In 1872, BC joined Canada and in 1876, the Indian Act combined all laws affecting the native people of Canada. This act would provide for the uniform treatment of Indians everywhere in Canada. Any reserve land was held in trust by the Canadian government. The land could not be taxed, mortgaged, or seized for defaulted debts, and it could only be sold with
the approval of the majority of adult band members and the superintendent-general of Indian Affairs. Only the Crown could purchase the land, and the proceeds from the sale would be held in trust although ten per cent could be paid directly to the band members. Any resources on the land such as timber and minerals could not be harvested or removed unless the same procedures for obtaining consent, with regards to land sales, had been followed.

Natives were not considered Canadian citizens and it became the government's aim to civilize all the native population eventually. In order to become a Canadian citizen, a native had to be literate in English or French, of good moral character, and free of debt. He could then receive an allotment of reserve land and would have to manage it the same way a non-native person would. Managing the land meant cultivating it and becoming a farmer. At the end of three years, the superintendent-general of Indian Affairs could make him a citizen and give him title to the land. Eventually the Indian Act was amended to give the superintendent-general power to enfranchise natives without their approval. Once they became a Canadian citizen, they lost their native status in the government's eyes

Politicians believed it was a good idea to tie Indian Affairs with the ministries responsible for natural interests and western development. However, housing Indian Affairs within these ministries provided many conflicts of interest and often resulted in the Indian Affairs department not defending the interests of the native people. One major conflict of interest was that the minister responsible for reserve lands and aboriginal title of unsurrendered territories would also be in charge of the acquisition and disposition of public lands.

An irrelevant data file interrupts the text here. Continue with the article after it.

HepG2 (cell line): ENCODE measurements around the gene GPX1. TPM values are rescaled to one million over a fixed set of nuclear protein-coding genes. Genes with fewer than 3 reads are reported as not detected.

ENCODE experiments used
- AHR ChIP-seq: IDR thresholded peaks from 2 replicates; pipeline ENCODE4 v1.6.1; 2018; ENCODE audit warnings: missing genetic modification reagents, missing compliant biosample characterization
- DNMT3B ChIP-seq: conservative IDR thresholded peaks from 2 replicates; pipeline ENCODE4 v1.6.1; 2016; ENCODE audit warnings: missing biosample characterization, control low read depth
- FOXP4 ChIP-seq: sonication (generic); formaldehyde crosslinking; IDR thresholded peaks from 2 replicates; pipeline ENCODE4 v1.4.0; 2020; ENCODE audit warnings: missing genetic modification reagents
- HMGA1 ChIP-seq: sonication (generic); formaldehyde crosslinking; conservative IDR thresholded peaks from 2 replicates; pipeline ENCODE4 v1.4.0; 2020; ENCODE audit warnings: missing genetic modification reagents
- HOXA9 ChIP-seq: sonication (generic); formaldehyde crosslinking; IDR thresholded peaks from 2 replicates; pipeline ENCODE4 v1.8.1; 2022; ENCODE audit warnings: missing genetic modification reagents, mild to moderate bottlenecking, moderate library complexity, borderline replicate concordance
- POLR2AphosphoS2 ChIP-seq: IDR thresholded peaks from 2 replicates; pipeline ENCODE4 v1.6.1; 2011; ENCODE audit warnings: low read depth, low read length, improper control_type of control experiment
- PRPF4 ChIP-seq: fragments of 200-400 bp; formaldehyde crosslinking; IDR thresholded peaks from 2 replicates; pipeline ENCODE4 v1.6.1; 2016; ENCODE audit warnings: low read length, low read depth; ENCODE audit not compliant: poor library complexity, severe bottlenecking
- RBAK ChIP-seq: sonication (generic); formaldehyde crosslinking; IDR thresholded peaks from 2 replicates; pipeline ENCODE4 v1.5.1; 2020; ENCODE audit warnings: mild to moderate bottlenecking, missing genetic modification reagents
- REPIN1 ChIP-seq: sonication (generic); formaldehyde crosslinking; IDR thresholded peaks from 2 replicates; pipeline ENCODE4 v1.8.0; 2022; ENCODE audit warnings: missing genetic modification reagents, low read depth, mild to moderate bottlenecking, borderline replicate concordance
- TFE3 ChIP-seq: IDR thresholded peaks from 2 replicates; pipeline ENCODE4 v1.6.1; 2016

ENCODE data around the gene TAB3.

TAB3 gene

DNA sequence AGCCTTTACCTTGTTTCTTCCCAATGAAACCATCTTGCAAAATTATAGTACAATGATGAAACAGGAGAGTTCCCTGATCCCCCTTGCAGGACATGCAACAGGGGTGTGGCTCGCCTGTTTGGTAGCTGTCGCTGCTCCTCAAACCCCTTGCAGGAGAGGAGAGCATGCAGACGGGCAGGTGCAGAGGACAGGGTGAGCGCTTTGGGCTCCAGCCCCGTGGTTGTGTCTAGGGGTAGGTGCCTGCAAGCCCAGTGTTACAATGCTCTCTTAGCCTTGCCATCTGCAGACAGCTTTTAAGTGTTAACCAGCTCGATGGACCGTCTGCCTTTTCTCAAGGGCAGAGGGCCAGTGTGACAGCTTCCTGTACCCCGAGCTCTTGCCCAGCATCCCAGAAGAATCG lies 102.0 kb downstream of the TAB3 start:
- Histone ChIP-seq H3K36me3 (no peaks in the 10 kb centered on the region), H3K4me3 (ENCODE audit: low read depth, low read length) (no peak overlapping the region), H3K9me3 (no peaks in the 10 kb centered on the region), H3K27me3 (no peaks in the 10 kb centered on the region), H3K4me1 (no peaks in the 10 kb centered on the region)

After the North West Rebellion of 1885, the government redoubled their efforts to assimilate the natives into white culture. This plan had two components, the first outlawed key cultural institutions and the second concerned the re-education of aboriginal children.

The Potlatch Law as it was known by was added in 1884. Any violators of Section 3 of the Indian Act were subject to a prison term of two to six months. Missionaries applauded the law because they felt the elders of the tribe used the ceremonies to reinforce the traditional beliefs and practices of the native people.

The assimilation of the native people was in full swing. The superintendent-general of Indian Affairs at this time was a man by the name of Duncan Campbell Scott. He fully believed that the happiest future for the natives was the absorption into the general population, and that intermarriage and education would overcome the native customs and traditions. He stated that this was the object of the policies set in place by the Canadian government.

Potlatch was a difficult institution to ban. The geography of the land helped the native people maintain this institution. The people knew of many hidden inlets and valleys where no white man or Indian agent would lay eyes upon their practices. In the 1920s, the government began extorting potlatch regalia. Any person being prosecuted for violating the Potlatch Law was told they would not be imprisoned if their village turned over all the masks, rattles, whistles, coppers, button blankets, and any other ceremonial gear associated with potlatch. Eventually, the government realized the futility in trying to ban this cultural institution and the amendment was left out of the revised Indian Act of 1951.

The main resource of the West Coast natives has been fish. The native people believe the government has no right to regulate their access to wild life resources. The land has always been theirs and so have the resources. So it was with open arms that the native welcomed the industrial salmon fisheries and fish-processing plants.

Although this industry offered the natives new economic opportunities, it also threatened the survival of their culture. The fishing industry began in 1871. The men would fish while then women and children worked in the canneries.